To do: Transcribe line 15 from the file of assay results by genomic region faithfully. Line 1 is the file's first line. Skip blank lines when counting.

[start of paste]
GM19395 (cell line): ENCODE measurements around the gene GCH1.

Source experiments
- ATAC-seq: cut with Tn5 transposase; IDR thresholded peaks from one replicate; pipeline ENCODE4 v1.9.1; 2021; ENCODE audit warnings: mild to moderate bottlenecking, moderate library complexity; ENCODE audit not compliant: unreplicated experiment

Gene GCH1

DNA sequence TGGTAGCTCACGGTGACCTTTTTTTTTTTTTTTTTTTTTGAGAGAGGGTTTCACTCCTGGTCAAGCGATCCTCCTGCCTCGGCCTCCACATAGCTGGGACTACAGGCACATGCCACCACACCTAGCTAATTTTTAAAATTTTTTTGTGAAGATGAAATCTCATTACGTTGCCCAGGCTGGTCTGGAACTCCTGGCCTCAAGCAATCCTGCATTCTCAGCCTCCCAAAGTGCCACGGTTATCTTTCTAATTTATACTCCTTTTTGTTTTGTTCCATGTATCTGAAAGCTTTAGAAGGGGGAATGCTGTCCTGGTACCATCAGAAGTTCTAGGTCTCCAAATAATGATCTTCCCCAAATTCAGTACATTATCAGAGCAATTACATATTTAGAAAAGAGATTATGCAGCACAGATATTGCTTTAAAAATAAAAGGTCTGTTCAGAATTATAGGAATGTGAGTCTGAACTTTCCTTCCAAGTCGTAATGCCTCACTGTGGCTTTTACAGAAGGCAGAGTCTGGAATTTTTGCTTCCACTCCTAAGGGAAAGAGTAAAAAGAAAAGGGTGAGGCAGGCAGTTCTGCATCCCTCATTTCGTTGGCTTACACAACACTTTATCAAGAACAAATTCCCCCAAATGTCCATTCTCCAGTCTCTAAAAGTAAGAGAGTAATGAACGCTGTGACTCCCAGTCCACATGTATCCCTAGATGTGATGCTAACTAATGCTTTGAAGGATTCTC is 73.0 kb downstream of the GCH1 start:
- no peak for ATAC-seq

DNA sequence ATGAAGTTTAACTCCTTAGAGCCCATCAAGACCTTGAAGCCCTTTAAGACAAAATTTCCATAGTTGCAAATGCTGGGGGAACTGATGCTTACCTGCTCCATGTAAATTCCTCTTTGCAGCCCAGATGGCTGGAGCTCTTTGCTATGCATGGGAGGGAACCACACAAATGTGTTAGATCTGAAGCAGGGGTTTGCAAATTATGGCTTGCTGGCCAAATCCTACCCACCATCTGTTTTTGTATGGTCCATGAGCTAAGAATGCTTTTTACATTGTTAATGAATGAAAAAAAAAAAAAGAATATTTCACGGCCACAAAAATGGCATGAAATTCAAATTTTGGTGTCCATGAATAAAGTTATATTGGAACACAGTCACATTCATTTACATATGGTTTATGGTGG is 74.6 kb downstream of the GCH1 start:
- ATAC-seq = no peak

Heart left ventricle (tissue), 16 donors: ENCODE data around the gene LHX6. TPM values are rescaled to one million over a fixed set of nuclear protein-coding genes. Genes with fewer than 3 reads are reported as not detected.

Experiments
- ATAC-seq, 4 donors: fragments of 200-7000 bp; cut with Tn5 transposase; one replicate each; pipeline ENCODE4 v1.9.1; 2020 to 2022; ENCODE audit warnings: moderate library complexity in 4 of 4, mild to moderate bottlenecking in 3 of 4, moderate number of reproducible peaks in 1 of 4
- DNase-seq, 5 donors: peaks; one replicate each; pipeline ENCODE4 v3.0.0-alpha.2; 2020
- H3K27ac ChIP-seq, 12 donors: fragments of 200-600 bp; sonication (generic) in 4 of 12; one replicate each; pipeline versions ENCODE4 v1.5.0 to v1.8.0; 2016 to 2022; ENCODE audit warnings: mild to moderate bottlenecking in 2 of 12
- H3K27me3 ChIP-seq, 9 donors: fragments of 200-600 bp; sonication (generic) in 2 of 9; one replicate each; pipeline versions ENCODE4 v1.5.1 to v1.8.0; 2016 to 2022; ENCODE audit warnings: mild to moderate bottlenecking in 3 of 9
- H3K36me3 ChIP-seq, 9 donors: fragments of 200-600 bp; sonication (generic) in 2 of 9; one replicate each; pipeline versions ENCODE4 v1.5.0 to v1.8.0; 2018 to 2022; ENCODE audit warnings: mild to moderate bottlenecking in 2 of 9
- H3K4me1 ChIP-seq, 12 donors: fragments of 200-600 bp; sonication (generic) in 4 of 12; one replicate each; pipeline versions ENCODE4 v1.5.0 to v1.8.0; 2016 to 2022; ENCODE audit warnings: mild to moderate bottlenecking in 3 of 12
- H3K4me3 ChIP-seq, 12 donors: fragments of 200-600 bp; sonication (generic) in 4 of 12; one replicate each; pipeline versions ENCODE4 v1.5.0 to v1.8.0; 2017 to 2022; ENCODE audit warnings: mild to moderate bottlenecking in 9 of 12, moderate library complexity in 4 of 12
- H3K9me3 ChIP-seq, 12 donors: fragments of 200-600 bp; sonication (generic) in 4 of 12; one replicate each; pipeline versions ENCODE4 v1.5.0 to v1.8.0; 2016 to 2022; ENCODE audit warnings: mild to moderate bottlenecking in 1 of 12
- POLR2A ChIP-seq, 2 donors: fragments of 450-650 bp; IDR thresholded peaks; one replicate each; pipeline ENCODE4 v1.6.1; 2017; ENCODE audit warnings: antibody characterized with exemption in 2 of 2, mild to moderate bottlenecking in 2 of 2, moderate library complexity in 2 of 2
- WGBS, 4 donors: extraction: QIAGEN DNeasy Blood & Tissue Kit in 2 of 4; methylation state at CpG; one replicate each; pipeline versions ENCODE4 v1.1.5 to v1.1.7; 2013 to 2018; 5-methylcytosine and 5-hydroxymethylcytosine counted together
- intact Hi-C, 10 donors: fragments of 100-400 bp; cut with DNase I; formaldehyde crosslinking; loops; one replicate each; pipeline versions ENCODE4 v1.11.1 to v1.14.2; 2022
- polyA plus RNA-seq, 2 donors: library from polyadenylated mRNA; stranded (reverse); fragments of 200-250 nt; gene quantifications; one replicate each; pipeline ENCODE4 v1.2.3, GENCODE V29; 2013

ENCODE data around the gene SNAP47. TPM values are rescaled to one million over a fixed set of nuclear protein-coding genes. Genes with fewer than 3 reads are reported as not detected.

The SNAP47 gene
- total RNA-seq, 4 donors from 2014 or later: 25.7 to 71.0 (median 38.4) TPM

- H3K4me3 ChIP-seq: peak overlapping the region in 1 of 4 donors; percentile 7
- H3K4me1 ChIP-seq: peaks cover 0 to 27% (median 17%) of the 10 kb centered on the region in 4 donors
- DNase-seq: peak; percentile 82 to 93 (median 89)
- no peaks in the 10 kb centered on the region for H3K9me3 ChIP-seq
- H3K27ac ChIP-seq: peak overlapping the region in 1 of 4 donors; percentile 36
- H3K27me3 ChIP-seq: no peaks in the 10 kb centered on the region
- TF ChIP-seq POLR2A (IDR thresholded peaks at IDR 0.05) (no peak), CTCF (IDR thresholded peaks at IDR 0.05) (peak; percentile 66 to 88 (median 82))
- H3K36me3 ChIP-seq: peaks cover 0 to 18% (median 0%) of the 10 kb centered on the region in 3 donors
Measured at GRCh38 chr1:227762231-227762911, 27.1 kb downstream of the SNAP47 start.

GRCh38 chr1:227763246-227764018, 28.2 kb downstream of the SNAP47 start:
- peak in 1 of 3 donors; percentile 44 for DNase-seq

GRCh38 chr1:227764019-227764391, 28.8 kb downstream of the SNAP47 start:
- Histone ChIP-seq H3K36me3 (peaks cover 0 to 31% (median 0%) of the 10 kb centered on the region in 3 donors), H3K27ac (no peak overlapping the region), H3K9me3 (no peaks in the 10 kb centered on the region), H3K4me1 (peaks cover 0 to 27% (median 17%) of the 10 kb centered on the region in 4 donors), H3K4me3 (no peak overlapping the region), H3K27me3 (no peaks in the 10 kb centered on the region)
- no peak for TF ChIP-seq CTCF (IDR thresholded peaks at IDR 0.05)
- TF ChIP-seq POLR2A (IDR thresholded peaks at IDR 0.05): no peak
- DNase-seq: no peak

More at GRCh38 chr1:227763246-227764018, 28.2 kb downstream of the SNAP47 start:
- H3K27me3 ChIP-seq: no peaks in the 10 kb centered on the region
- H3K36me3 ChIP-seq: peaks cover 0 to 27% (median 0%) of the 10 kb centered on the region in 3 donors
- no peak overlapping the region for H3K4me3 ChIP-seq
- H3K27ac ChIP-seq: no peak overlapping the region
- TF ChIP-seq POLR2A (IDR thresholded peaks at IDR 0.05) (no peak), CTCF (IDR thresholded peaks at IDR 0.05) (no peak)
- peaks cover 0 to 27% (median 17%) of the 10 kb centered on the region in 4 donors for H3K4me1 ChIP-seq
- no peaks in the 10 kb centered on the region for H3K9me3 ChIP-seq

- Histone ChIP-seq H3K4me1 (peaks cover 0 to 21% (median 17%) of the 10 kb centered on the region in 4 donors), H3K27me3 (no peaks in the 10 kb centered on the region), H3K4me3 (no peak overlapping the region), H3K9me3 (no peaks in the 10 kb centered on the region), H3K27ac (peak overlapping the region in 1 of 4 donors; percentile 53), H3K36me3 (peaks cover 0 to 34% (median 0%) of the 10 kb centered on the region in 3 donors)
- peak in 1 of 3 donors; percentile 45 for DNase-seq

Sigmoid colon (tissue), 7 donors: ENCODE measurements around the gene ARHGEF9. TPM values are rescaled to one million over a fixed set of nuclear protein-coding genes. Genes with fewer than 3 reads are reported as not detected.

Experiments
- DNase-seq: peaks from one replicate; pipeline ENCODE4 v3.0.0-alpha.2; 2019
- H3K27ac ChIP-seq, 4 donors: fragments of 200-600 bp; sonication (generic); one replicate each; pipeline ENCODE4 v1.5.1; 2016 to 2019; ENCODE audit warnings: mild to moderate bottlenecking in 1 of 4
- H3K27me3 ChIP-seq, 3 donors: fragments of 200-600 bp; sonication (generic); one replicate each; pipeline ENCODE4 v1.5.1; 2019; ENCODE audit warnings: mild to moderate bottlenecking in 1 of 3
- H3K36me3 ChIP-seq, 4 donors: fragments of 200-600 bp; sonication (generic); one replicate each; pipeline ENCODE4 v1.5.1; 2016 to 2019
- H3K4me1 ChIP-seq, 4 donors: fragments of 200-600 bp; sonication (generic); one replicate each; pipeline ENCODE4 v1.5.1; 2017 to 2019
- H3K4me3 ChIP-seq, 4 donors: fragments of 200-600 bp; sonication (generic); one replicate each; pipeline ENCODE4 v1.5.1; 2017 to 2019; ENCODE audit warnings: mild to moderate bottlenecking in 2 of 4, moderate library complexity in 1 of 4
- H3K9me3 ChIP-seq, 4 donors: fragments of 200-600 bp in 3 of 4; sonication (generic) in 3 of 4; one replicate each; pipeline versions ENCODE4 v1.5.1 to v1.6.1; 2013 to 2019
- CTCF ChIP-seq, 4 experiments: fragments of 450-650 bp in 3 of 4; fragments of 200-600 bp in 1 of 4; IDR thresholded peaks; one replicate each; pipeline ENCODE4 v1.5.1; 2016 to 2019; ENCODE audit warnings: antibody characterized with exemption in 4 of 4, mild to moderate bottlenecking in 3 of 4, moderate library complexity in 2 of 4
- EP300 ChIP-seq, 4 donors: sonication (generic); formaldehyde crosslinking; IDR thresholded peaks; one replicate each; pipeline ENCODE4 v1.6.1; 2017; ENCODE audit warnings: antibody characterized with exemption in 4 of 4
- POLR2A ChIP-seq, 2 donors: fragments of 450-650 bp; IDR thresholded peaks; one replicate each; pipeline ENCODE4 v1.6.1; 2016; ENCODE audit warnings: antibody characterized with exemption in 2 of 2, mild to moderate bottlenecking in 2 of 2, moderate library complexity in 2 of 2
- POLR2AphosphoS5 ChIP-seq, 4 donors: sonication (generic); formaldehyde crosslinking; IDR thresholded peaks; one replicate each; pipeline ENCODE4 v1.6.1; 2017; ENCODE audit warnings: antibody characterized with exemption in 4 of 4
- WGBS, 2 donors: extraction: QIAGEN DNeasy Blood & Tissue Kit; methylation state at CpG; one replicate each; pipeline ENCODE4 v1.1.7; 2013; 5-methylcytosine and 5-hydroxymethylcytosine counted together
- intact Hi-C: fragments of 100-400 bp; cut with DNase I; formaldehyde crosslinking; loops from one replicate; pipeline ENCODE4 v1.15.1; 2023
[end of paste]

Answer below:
- H3K36me3 ChIP-seq, 9 donors: fragments of 200-600 bp; sonication (generic) in 2 of 9; one replicate each; pipeline versions ENCODE4 v1.5.0 to v1.8.0; 2018 to 2022; ENCODE audit warnings: mild to moderate bottlenecking in 2 of 9